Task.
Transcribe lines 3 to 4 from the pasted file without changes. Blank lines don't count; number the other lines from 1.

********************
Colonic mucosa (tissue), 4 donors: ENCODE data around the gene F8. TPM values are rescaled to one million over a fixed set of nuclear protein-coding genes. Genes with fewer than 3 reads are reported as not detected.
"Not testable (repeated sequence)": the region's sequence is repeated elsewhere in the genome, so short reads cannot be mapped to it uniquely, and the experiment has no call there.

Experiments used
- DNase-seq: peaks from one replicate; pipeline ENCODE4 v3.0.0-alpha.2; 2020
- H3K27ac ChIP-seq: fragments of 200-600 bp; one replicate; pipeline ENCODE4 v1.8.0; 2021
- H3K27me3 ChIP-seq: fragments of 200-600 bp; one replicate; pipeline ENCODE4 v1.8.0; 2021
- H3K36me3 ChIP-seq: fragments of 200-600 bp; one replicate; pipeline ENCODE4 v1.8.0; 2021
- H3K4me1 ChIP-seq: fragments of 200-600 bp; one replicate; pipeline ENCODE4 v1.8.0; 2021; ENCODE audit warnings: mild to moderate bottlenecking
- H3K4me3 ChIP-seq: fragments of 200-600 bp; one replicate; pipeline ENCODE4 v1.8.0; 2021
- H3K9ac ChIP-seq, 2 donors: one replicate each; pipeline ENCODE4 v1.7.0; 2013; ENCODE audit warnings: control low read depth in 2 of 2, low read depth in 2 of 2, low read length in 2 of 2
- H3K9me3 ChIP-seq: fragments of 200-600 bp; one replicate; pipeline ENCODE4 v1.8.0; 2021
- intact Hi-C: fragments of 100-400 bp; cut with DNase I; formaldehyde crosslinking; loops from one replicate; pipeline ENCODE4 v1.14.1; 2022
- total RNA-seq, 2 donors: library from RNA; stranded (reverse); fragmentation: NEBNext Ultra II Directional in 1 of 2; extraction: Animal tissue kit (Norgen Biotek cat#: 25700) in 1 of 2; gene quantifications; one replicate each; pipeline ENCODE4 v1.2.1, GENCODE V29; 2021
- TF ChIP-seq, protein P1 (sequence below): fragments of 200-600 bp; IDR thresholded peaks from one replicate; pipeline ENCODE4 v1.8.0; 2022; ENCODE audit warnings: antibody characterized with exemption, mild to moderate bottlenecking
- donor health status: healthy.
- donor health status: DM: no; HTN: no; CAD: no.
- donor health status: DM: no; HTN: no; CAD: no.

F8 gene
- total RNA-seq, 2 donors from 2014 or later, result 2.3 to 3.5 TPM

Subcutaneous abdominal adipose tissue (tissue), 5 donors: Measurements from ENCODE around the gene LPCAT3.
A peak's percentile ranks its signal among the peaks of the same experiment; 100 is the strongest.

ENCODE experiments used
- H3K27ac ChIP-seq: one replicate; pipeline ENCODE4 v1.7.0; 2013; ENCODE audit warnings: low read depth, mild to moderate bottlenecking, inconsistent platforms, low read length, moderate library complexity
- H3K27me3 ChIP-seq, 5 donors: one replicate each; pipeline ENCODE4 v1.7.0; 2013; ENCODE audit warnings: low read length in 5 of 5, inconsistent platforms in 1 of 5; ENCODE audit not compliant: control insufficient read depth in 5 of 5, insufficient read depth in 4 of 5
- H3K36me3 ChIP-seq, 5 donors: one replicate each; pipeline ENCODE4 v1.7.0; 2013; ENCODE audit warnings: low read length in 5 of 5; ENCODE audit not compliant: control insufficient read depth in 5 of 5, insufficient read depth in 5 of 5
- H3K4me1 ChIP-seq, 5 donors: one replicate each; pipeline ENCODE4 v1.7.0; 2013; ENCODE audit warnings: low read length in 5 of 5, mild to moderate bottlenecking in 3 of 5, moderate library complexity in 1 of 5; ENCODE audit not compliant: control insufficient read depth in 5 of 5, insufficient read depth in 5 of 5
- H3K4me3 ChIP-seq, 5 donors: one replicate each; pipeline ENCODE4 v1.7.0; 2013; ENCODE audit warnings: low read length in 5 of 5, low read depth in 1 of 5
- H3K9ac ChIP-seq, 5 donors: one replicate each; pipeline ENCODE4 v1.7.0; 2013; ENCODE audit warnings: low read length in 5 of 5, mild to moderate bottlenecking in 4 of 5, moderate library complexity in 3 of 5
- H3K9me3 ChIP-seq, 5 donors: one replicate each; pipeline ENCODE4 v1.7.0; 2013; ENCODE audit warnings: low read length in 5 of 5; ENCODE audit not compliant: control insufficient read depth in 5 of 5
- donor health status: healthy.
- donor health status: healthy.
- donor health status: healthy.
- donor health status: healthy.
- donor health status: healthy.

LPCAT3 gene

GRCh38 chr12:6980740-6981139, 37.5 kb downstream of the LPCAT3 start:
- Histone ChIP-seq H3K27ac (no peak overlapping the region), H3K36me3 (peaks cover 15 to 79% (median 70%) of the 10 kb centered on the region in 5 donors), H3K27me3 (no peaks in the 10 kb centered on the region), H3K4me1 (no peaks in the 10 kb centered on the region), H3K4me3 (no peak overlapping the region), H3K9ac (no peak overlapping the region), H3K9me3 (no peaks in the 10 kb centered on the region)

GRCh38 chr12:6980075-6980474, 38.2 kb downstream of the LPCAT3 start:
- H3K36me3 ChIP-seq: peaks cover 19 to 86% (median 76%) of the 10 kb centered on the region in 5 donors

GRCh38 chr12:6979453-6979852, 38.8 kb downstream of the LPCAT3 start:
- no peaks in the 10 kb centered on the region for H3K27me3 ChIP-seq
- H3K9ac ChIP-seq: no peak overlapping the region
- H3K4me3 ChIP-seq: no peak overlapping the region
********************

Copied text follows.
Experiments used
- DNase-seq: peaks from one replicate; pipeline ENCODE4 v3.0.0-alpha.2; 2020